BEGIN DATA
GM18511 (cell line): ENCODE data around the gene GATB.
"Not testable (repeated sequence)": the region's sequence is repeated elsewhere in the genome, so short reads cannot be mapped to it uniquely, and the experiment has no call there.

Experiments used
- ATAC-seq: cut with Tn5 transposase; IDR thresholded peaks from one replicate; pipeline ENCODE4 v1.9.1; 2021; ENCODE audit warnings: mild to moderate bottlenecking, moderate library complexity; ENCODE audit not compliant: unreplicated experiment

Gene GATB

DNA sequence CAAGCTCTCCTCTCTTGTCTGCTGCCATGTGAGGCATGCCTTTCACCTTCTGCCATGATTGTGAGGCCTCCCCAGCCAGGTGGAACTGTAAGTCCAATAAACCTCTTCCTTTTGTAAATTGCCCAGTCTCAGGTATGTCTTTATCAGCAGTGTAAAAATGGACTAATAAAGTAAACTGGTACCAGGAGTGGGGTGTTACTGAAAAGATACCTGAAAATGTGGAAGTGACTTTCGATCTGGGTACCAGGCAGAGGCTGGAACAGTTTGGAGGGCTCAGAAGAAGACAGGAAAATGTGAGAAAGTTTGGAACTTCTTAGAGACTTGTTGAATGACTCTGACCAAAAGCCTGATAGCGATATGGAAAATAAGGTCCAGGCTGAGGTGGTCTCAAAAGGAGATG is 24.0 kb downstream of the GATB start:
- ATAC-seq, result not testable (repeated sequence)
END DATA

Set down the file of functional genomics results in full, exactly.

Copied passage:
GM18511 (cell line): ENCODE data around the gene GATB.
"Not testable (repeated sequence)": the region's sequence is repeated elsewhere in the genome, so short reads cannot be mapped to it uniquely, and the experiment has no call there.

Experiments used
- ATAC-seq: cut with Tn5 transposase; IDR thresholded peaks from one replicate; pipeline ENCODE4 v1.9.1; 2021; ENCODE audit warnings: mild to moderate bottlenecking, moderate library complexity; ENCODE audit not compliant: unreplicated experiment

Gene GATB

DNA sequence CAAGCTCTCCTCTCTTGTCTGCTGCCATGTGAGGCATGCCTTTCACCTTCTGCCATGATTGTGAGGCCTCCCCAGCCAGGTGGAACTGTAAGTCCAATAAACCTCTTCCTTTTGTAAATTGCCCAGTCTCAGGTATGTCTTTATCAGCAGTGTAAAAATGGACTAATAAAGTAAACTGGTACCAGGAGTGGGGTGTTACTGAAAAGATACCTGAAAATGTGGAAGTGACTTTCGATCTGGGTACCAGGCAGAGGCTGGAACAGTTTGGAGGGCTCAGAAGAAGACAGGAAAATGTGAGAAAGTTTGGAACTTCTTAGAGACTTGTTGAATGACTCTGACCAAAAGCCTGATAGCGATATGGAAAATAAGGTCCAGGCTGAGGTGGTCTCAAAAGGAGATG is 24.0 kb downstream of the GATB start:
- ATAC-seq, result not testable (repeated sequence)